“In practice, however, this diversity has never been achieved. Duany and Plater-Zyberk’s Seaside—the Florida suburb so brilliantly caricatured in the 1998 film “The Truman Show”—was an early warning that kitsch would usually triumph over democracy in New Urbanist designs.”

Enter the new New Urbanism. Lydon, “a steering committee member of the Next Generation of New Urbanists,” is the principal at The Streets Plan collaborative, and they provide an attractive model too.

In Lydon’s manifesto, Tactical Urbanism, “tactics” are highlighted that best contribute to urban “vibrancy.”  The list includes “pavements to parks” programs, “chair bombing” and temporary tent camping as instruments to revitalize civic life. Think what you will of these “tactics”; not all are poor ideas. Mention of them here is to give evidence of what’s trending in cities today.

A “tactic” at the forefront is Park(ing) Day, created by Rebar, a San Francisco based design firm. Rebar is the group that can rightly be called the parklet or parkette pioneers. Park(ing) day is an event in which typically a metered parking spot is transformed into a small park to give attention to public space. These spaces are known variously as pocket parks, parklets, and now in New Orleans proposed as parkettes. They are featured in Lydon’s presentation linked above. So is Neighborland.

In conversation with Neighborland’s Alan Joseph Williams, he reassured me that the “parkettes” proposal for St. Claude Avenue was a solid and well considered plan. He even offered some details about Candy’s past experience creating a parklet in Vancouver. As it turns out, she notes on her website that the project was “inspired by Rebar.”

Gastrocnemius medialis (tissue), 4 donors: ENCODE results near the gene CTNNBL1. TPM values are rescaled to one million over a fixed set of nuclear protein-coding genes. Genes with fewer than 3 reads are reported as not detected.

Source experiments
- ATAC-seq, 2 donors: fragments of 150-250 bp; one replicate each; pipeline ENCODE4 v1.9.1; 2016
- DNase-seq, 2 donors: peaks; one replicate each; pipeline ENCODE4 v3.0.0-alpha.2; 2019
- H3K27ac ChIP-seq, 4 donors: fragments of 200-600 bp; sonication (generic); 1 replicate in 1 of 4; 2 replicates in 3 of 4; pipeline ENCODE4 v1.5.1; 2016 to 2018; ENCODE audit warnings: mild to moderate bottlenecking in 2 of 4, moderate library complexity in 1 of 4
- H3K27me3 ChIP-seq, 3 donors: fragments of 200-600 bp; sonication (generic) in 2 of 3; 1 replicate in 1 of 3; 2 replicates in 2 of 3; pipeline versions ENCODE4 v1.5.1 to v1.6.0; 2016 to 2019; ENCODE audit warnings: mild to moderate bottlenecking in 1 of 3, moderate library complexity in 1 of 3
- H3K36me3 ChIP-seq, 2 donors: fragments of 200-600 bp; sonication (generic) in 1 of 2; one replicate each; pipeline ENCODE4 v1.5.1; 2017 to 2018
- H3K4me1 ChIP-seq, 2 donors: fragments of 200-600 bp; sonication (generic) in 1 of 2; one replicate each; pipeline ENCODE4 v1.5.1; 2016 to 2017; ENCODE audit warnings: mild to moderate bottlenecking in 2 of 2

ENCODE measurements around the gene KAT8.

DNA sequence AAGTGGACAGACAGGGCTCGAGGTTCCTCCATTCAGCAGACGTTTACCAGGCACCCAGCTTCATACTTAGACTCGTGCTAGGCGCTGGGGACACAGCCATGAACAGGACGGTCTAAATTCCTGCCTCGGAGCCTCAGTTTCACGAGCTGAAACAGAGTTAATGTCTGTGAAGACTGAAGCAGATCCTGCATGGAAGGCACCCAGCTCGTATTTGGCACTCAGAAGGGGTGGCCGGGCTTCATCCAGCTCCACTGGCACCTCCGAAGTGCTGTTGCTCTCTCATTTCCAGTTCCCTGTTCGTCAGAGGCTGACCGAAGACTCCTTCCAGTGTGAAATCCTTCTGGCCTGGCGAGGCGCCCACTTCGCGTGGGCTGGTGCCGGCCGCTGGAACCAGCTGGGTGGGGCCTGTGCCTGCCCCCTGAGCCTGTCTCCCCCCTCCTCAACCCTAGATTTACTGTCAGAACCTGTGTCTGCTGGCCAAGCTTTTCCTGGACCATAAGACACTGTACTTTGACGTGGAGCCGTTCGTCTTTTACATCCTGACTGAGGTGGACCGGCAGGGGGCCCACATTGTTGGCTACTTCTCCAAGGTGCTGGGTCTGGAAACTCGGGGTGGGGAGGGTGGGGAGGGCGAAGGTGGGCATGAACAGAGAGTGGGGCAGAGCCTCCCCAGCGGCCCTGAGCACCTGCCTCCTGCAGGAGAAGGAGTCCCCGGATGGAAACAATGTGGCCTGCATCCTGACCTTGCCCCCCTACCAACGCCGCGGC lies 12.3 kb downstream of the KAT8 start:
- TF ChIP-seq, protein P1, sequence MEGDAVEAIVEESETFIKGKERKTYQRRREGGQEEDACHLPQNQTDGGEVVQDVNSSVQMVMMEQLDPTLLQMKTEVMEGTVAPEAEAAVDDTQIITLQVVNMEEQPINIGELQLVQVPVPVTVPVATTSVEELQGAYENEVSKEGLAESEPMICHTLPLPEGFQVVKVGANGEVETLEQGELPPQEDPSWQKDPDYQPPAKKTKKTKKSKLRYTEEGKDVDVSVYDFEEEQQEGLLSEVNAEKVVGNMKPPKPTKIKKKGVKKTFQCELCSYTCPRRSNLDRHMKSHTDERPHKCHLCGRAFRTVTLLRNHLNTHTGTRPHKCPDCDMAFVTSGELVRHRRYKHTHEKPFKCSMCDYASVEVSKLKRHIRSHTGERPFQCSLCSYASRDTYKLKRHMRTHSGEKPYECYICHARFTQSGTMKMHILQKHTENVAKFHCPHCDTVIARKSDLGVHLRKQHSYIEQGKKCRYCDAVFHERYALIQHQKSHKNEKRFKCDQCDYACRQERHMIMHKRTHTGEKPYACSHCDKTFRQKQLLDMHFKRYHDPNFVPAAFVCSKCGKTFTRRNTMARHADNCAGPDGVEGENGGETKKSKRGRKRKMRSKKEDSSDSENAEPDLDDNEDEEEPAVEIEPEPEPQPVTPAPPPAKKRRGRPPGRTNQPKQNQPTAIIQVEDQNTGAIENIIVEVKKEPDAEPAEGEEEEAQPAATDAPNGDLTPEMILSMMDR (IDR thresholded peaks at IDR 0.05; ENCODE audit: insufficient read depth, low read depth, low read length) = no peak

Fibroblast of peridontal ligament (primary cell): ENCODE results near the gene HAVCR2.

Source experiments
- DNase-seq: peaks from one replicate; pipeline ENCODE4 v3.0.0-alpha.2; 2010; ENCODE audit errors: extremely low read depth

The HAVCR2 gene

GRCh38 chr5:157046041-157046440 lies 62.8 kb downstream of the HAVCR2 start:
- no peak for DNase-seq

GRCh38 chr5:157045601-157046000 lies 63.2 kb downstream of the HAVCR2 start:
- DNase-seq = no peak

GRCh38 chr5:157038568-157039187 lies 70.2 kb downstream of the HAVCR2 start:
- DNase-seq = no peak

In April, 2011, Ms. Chang attended an Alaskan design forum where Rebar also participated:

This past February, the other company Ms. Chang co-founded, Civic Center, collaborated with Rebar here in New Orleans for the Evacuteer’s “Evacuspots” design competition:

And next month, Rebar is guest-curating a new Civic Center “intervention” in Hong Kong:

The assertion that the idea for parkettes came from Ms. Chang and walked over to St. Claude Main Street via Mr. Williams, her employee, while he was on St. Claude Main Street’s board, stems from conversations I had with Mr. Williams. The retraction maintains that idea was in error. Here is a snippet from Ms. Chang’s comment on The Lens:

“To be clear: Parkettes are not my idea or initiative, let alone a “pet project” of mine. They are an initiative of St. Claude Main Street, the organization that received the grant from ArtPlace.”

The real error may have been connecting Ms. Chang or her related companies to parkettes alone, rather than the larger Tactical Urbanism (TU) movement. As the local face of Neighborland and Civic Center, it seems reasonable that the burden of responsibility has fallen at her feet. To be sure, New Urbanism in New Orleans did not begin with Ms. Chang, but TU is chockfull of her projects; she is continuously featured at sponsored events.

How many Before I Die walls are there? Capetown, Taiwan, Auckland, Toronto, the list keeps growing. There are many, many more.

This autumn, the 13th International Architecture Exhibitionla Biennale di Venezia hosted “Spontaneous Interventions,” a showcase of the major players in TU. A sampling of projects connected to TU author Lydon includes Rebar, Neighborland and Civic Center. They are natural allies in their fields, and working together is understandable to a point. But there are a lot of competing brands of “tactics” out there, and the ones on Lydon’s team are winning.